It's hard not to hum Mission: Impossible's famous theme song when talking about Boeing's new smartphone, Black , which self-destructs if someone tampers with it. In an era when cyber spying-by China or the National Security Agency-is a real concern for corporations, it makes sense to have a phone that sacrifices itself to save your secrets.
Fittingly, Black was a closely guarded secret up until February, when Boeing finally unveiled its specs. Slightly larger than an iPhone, the 13-by-7-centimetre handset contains two SIM cards to allow it to access multiple cellphone networks. The company won't say how much the phone will cost, when it's being released or which wireless companies will work with it.
There is bad news, however, if you're simply a security-minded layperson: Black will be made available exclusively to security and defence customers. That puts Boeing in direct competition with BlackBerry, which counts its security features as one of its few remaining market advantages. And Boeing already has a relationship with the U.S. government that might be better than BlackBerry's, thanks to its manufacturing of military aircraft.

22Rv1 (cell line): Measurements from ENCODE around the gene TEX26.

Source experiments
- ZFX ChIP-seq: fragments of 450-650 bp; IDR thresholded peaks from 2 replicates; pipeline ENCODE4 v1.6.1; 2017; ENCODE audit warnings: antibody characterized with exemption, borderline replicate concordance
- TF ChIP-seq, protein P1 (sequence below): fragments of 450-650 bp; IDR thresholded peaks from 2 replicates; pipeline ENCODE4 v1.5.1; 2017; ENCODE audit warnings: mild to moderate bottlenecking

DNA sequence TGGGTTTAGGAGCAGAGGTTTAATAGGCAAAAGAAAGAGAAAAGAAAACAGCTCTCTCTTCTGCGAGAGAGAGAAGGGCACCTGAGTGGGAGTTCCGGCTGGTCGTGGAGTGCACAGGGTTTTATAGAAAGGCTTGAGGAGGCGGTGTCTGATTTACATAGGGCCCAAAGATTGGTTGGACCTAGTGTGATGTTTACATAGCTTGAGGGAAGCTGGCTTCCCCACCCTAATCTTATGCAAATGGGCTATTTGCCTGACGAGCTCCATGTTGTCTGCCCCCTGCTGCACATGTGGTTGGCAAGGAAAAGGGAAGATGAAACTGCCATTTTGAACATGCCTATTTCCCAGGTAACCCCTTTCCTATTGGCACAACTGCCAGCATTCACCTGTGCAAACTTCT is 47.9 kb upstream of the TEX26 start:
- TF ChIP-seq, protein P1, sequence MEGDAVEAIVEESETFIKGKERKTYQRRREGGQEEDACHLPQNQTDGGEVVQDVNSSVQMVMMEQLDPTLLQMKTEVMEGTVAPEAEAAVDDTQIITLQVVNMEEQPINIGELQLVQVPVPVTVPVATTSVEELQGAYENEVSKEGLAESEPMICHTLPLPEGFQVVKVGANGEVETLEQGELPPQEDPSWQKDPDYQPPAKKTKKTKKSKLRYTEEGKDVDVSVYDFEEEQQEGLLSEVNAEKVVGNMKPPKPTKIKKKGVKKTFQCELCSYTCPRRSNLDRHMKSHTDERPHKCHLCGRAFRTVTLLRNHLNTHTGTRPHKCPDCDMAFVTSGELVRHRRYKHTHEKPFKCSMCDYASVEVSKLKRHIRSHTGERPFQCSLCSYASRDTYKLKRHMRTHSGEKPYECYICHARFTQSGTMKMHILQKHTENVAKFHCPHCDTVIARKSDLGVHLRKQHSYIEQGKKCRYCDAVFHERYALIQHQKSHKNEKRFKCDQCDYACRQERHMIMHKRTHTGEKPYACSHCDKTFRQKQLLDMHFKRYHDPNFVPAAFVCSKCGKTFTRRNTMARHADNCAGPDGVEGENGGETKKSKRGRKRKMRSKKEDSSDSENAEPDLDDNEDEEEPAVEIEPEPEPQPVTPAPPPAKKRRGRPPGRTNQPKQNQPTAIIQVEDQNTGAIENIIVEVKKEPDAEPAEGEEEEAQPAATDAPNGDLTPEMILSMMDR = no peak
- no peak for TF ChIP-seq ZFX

Super secure: Black, which runs a modified version of Google's Android operating system, has a range of security features like data encryption and software authentication. Not to mention other goodies such as superior location-tracking sensors and solar charging.
Self-destruct feature: This tidbit was revealed in Boeing's filing to the Federal Communications Commission. "Any attempt to break open the casing of the device would trigger functions that would delete the data and software contained within the device and make the device inoperable."
Made in the U.S.A.: All phones will be assembled in the U.S., a fact that's brought up twice in Boeing's two-minute promotional video (below). The move may alleviate concerns over Chinese tampering; Taiwanese firm Foxconn, in comparison, makes both iPhones and the new BlackBerry Z3.
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